Wolf’s new 5.56x45mm NATO Gas Piston A1 upper is a very different animal though compared to these American commercial designs. Rather than being developed for use by American sportsmen, the Type 91 was designed to provide overmatch to the best the People’s Liberation Army of Communist China can field in a life and death struggle. Keep in mind, Taiwan is an island. If Communist China should invade there is no retreat, only victory or death. Not only must a Taiwanese infantry rifle be reliable and accurate under the harshest conditions, but it must offer a rifleman an advantage over that wielded by his much more numerous foe. In this regard the Taiwanese Type 91 is notably superior to the Communists’ older 7.62x39mm Type 81 and offers many advantages over their latest 5.8x42mm Type 95.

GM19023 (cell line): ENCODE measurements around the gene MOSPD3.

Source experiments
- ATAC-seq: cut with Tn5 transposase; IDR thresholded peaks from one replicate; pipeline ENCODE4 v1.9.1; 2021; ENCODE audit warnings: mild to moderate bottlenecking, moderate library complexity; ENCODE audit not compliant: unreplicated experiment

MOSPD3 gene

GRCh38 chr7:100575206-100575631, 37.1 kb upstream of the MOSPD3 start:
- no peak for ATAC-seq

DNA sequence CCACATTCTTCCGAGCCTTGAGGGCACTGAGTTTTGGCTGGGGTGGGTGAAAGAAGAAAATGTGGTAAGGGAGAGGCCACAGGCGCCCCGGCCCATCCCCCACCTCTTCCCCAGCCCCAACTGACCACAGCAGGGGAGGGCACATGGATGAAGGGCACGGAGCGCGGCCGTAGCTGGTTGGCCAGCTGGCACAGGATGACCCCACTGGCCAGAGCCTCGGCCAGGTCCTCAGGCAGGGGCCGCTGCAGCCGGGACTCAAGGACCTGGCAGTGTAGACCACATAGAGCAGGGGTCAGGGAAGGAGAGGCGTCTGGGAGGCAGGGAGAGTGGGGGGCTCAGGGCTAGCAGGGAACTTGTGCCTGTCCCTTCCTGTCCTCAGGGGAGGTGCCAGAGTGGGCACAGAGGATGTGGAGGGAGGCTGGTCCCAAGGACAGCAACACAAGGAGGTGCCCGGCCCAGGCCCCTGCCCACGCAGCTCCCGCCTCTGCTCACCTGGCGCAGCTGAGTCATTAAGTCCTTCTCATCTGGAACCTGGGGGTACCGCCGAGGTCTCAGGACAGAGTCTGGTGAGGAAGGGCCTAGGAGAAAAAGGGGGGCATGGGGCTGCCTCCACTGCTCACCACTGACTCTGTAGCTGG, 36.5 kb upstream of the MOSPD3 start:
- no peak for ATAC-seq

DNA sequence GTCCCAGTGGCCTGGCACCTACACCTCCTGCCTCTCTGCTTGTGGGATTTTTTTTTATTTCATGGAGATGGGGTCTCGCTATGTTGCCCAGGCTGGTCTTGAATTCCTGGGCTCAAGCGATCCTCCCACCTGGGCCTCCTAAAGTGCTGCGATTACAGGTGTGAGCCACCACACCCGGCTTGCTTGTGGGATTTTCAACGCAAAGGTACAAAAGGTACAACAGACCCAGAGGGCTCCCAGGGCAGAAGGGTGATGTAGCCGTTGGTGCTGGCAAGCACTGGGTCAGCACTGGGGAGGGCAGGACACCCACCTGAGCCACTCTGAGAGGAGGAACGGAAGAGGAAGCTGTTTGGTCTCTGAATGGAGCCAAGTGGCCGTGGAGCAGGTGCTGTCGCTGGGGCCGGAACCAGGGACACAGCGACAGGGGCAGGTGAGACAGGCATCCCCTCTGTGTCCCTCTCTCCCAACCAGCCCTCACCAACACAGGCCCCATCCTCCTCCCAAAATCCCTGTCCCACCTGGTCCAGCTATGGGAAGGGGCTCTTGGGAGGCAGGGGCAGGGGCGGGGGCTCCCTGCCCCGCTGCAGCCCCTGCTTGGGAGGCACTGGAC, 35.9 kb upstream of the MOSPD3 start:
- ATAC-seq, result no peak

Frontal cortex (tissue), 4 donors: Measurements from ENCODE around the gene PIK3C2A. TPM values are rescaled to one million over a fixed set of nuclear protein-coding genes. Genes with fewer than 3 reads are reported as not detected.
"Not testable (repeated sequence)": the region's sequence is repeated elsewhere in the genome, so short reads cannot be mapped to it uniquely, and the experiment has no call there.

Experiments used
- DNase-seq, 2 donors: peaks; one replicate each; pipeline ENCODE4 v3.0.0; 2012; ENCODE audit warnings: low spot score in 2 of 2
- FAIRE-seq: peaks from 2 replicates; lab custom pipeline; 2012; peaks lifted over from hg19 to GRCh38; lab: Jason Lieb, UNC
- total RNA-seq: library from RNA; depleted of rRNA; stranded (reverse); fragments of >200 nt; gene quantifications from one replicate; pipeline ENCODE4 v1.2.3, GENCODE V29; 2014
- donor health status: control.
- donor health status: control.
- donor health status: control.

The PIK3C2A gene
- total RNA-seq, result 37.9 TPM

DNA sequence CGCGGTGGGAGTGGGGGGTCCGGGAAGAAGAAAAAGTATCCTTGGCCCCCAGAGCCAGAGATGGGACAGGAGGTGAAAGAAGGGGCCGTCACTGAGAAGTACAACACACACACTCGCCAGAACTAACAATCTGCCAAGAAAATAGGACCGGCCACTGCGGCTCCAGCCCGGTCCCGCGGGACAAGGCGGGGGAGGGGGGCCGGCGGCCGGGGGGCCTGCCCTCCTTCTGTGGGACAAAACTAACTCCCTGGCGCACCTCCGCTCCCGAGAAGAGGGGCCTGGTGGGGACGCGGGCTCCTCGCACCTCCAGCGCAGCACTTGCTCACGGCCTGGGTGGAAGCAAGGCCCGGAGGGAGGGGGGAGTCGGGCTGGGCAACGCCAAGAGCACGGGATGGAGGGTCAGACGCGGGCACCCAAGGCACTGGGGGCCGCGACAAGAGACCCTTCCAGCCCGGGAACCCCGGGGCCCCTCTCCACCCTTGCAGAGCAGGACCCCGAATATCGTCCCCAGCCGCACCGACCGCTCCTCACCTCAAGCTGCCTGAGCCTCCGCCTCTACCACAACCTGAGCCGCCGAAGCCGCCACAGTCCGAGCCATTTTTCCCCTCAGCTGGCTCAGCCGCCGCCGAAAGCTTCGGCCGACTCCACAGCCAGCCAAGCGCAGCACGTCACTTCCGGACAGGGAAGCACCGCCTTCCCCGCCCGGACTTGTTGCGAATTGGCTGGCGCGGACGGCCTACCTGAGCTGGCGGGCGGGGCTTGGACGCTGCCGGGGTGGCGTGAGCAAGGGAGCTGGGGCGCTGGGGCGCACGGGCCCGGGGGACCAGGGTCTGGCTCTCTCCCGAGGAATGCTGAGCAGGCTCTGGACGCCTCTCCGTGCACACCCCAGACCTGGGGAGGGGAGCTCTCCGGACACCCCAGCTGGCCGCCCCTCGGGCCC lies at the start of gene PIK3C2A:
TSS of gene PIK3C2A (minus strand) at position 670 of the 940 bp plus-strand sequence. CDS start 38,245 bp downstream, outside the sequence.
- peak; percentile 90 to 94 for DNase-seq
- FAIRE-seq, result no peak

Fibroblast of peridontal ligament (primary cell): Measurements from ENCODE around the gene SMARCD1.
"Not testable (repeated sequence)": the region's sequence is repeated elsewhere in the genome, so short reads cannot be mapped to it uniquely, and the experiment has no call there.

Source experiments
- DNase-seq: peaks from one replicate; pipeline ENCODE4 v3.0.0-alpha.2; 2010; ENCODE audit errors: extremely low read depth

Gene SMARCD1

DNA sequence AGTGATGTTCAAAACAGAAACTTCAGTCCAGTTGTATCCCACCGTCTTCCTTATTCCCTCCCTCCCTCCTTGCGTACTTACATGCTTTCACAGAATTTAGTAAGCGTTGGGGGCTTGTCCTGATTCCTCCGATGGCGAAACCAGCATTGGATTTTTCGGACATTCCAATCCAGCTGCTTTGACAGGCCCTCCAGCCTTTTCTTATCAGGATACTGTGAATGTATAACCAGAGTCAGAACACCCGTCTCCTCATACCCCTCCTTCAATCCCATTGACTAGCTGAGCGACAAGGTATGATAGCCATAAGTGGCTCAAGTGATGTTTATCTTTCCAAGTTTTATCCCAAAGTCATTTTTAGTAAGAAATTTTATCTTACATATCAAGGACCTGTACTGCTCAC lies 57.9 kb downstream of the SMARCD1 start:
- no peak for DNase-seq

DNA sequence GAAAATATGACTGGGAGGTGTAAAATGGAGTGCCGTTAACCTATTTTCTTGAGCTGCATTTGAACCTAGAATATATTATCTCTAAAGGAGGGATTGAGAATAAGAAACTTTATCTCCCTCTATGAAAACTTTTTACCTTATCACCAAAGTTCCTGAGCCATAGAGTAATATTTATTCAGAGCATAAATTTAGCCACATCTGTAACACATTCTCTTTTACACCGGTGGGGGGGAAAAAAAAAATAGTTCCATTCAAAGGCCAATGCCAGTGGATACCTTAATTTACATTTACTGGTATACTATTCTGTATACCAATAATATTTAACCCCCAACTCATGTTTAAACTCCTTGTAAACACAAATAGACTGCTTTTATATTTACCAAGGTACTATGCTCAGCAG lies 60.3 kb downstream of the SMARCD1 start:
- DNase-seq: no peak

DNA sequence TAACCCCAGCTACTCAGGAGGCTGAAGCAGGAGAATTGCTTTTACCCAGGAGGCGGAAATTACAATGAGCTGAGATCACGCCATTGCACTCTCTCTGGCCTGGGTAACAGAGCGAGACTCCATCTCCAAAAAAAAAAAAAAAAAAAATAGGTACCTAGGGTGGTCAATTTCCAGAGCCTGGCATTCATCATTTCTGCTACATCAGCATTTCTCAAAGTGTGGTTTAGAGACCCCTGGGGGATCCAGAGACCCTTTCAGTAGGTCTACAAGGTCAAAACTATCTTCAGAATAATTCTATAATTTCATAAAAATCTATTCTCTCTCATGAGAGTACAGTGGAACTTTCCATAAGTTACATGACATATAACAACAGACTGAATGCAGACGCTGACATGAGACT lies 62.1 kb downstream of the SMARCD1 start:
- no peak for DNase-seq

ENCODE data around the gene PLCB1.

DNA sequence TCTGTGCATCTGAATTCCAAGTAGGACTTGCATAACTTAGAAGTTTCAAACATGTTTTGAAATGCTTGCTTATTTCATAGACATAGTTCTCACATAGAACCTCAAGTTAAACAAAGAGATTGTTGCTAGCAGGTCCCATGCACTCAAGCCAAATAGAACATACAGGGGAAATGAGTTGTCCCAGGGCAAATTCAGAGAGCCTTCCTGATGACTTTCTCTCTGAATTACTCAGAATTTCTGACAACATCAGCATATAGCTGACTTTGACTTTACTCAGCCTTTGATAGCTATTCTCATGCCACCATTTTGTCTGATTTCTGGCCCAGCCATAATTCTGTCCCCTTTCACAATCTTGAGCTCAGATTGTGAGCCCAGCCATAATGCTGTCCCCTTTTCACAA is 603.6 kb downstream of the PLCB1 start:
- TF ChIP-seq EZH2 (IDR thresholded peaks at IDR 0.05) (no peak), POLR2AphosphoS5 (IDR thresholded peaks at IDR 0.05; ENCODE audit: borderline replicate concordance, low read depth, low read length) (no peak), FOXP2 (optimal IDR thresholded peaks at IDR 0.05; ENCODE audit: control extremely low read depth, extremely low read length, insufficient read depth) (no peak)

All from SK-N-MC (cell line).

With that in mind let’s take a look at Wolf’s new Gas Piston A1 upper receiver. The unit comes nicely boxed, complete and ready to drop onto your AR-15 lower receiver. The only thing missing is a rear sight or the optic of your choice. The heart of the piece is a flattop upper receiver assembly with a 1913 rail for mounting iron sights or an optic. A “slick side” design, it does not have the typical A2 forward assist or case deflector. The look is somewhat “old school” which I liked.
Inside the upper rides a familiar looking bolt carrier assembly. A closer look reveals a one-piece bolt carrier with an integrally machined tappet key. This ensures a long and trouble-free service life. The bolt, cam pin, firing pin and firing pin retainer all look like standard AR parts. Removing the bolt from the carrier though reveals it is not cut for gas rings. The entire bolt carrier assembly is manufactured to Taiwanese military specifications. At the rear of the upper receiver you’ll find a standard GI type charging handle.